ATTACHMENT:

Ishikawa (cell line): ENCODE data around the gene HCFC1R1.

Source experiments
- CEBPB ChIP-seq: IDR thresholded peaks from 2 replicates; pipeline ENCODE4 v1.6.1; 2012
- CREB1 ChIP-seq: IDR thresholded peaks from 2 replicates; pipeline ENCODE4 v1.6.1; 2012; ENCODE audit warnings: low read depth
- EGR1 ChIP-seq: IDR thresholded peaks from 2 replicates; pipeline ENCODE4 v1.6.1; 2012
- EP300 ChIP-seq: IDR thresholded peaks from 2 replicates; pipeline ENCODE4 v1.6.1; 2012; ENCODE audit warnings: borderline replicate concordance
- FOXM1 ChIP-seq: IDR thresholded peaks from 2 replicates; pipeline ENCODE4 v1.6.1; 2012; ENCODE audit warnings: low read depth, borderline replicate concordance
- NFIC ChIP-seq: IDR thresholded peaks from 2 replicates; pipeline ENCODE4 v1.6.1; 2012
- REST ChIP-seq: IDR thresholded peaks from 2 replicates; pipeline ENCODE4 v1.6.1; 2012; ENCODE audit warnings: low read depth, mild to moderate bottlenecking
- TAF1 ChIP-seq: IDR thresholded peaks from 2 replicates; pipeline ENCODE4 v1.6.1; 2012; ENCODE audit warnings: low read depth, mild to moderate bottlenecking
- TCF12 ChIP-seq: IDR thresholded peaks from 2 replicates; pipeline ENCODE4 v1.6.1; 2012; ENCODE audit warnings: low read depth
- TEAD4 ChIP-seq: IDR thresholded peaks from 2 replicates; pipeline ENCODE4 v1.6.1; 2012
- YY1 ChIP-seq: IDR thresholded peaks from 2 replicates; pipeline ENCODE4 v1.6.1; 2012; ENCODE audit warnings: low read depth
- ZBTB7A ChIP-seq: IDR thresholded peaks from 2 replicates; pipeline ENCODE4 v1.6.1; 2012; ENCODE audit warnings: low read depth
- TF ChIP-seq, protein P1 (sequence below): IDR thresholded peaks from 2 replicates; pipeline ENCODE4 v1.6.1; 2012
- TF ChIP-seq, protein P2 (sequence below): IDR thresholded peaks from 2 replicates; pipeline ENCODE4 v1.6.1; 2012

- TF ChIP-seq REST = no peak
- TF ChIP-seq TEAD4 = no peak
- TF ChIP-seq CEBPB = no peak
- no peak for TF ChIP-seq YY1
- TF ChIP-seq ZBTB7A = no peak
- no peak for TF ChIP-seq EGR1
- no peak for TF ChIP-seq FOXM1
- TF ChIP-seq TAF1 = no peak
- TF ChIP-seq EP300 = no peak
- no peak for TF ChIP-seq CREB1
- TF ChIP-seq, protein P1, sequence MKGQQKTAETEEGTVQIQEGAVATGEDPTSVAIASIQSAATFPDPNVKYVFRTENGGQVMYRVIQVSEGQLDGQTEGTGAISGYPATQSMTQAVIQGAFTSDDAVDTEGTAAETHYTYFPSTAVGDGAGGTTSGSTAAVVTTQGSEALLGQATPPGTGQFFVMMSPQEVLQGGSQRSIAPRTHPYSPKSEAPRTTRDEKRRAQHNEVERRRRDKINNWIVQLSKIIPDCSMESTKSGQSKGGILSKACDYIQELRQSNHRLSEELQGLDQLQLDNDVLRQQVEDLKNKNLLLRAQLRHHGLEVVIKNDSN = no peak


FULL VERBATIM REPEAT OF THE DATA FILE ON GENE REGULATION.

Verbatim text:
Ishikawa (cell line): ENCODE data around the gene HCFC1R1.

Source experiments
- CEBPB ChIP-seq: IDR thresholded peaks from 2 replicates; pipeline ENCODE4 v1.6.1; 2012
- CREB1 ChIP-seq: IDR thresholded peaks from 2 replicates; pipeline ENCODE4 v1.6.1; 2012; ENCODE audit warnings: low read depth
- EGR1 ChIP-seq: IDR thresholded peaks from 2 replicates; pipeline ENCODE4 v1.6.1; 2012
- EP300 ChIP-seq: IDR thresholded peaks from 2 replicates; pipeline ENCODE4 v1.6.1; 2012; ENCODE audit warnings: borderline replicate concordance
- FOXM1 ChIP-seq: IDR thresholded peaks from 2 replicates; pipeline ENCODE4 v1.6.1; 2012; ENCODE audit warnings: low read depth, borderline replicate concordance
- NFIC ChIP-seq: IDR thresholded peaks from 2 replicates; pipeline ENCODE4 v1.6.1; 2012
- REST ChIP-seq: IDR thresholded peaks from 2 replicates; pipeline ENCODE4 v1.6.1; 2012; ENCODE audit warnings: low read depth, mild to moderate bottlenecking
- TAF1 ChIP-seq: IDR thresholded peaks from 2 replicates; pipeline ENCODE4 v1.6.1; 2012; ENCODE audit warnings: low read depth, mild to moderate bottlenecking
- TCF12 ChIP-seq: IDR thresholded peaks from 2 replicates; pipeline ENCODE4 v1.6.1; 2012; ENCODE audit warnings: low read depth
- TEAD4 ChIP-seq: IDR thresholded peaks from 2 replicates; pipeline ENCODE4 v1.6.1; 2012
- YY1 ChIP-seq: IDR thresholded peaks from 2 replicates; pipeline ENCODE4 v1.6.1; 2012; ENCODE audit warnings: low read depth
- ZBTB7A ChIP-seq: IDR thresholded peaks from 2 replicates; pipeline ENCODE4 v1.6.1; 2012; ENCODE audit warnings: low read depth
- TF ChIP-seq, protein P1 (sequence below): IDR thresholded peaks from 2 replicates; pipeline ENCODE4 v1.6.1; 2012
- TF ChIP-seq, protein P2 (sequence below): IDR thresholded peaks from 2 replicates; pipeline ENCODE4 v1.6.1; 2012

- TF ChIP-seq REST = no peak
- TF ChIP-seq TEAD4 = no peak
- TF ChIP-seq CEBPB = no peak
- no peak for TF ChIP-seq YY1
- TF ChIP-seq ZBTB7A = no peak
- no peak for TF ChIP-seq EGR1
- no peak for TF ChIP-seq FOXM1
- TF ChIP-seq TAF1 = no peak
- TF ChIP-seq EP300 = no peak
- no peak for TF ChIP-seq CREB1
- TF ChIP-seq, protein P1, sequence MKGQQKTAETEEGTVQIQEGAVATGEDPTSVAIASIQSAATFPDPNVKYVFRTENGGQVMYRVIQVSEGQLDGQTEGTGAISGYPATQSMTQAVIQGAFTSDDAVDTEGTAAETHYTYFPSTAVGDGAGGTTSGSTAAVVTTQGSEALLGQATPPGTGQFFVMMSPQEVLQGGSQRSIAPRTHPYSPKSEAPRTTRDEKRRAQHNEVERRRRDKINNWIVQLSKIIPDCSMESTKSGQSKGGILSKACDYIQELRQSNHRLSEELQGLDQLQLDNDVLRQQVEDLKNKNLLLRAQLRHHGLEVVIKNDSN = no peak